Every once in a while you stumble upon a movie that manages to leave a positive impact despite several shortcomings. Pilla Rakshasi, a Malayalam film dubbed into Telugu, is one such.
10-year-old Ananya (Sara Arjun) belongs to a household run by wealthy doctors who are on the brink of a divorce due to Sara's father (Saiju Kurup) working abroad as a surgeon somewhere in a war-torn nation in the Middle East under a UN peacekeeping mission, and never spending quality time with family.
Ananya aspires to become a world-class athlete; and so starts by participating in a school-level athletics tournament. But she ends up, unintentionally, butting heads with her coach (John Kaippallil), who unfairly disqualifies her due to a grudge he holds against her for spilling the beans on an awful secret of his. This becomes a major hindrance in her path to success, as her self-confidence is overcome by the constant fear of being disqualified by her trainer.
In order to get rid of him, she literally hires a "thug" named Girish (Sunny Wayne), who accepts money for the job only to free himself of his own gang-related issues. Together, they scheme to shut her coach up and teach him a lesson. Their time together helps them form a surrogate daughter-father relationship. The story is about the lives of these two characters and how they change each other through this newly developed symbiosis.
Pilla Rakshasi, quite plainly, depicts complexities faced by the children of divorced parents and the arduous task of accepting a momentous change in life and thought. In a way, Ananya and Girish mirror each other as they try to evolve into their better selves. However, the good story comes with its blemishes. Director Midhun Manuel Thomas needlessly meanders from the crux of the story and tries to develop other characters that are not central to the plot. That also results in the story getting stretched beyond its time - less all the unnecessary sub-plots, this would be roughly a one-and-a-half-hour film focusing purely on the struggles of the lead characters.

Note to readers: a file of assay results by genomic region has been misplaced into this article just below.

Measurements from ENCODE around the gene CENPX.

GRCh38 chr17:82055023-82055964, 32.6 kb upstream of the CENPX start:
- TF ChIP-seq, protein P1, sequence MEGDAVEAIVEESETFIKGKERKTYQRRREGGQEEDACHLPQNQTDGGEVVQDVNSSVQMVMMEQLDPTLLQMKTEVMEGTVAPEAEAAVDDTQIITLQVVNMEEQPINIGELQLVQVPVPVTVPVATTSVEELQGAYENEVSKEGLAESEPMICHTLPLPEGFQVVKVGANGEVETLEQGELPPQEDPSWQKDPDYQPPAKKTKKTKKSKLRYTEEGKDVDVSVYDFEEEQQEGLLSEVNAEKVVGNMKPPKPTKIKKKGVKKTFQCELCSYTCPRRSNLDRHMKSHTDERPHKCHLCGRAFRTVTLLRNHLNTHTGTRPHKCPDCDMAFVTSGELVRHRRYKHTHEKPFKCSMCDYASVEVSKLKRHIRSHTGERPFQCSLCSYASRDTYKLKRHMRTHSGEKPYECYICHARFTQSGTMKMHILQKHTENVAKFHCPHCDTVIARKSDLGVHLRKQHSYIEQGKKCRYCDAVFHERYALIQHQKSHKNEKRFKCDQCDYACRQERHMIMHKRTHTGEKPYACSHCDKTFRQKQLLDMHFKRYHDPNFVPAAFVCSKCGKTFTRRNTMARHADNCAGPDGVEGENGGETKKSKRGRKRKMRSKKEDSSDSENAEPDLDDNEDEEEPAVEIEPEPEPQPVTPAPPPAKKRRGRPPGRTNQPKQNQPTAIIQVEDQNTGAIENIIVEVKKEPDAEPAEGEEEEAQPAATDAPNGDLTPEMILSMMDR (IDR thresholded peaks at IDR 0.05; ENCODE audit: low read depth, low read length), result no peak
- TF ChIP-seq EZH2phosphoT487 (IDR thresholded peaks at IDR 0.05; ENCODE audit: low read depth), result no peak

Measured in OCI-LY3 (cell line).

Sara Arjun delivers an emotive performance way beyond what you'd expect of actors her age. Her expressions are almost flawless, and never give you the impression that you are watching a child debutante. She pulls off the troubled Ananya with elan, and mixes it up with hilarity and a confident persona effortlessly. She is a brilliant actress in the making.
Acclaimed Malayalam actor Sunny Wayne delivers an elegant performance as a seasoned conman struck by epiphany. But several of his dialogues and scenes seem unimportant to the progress of the narrative.
John Kaippallil as the coach is completely wasted, except for a sequence towards the end where he performs well. Shine Tom Chacko as the secondary antagonist delivers a memorable performance in a stern and strong role despite getting only two major scenes. His character however adds no heft to the plot.
The visuals are gorgeous, and the overall HD feel of the cinematics, especially the countryside, leaves you wanting more. The music (Shaan Rahman) is pretty good, but not something you will notice much in a movie that focuses more on performances.
Pilla Rakshasi is a feel-good film, if you are willing to ignore the maundering that goes into the development of the plot and the poorly-scripted dialogues in scenes involving Girish.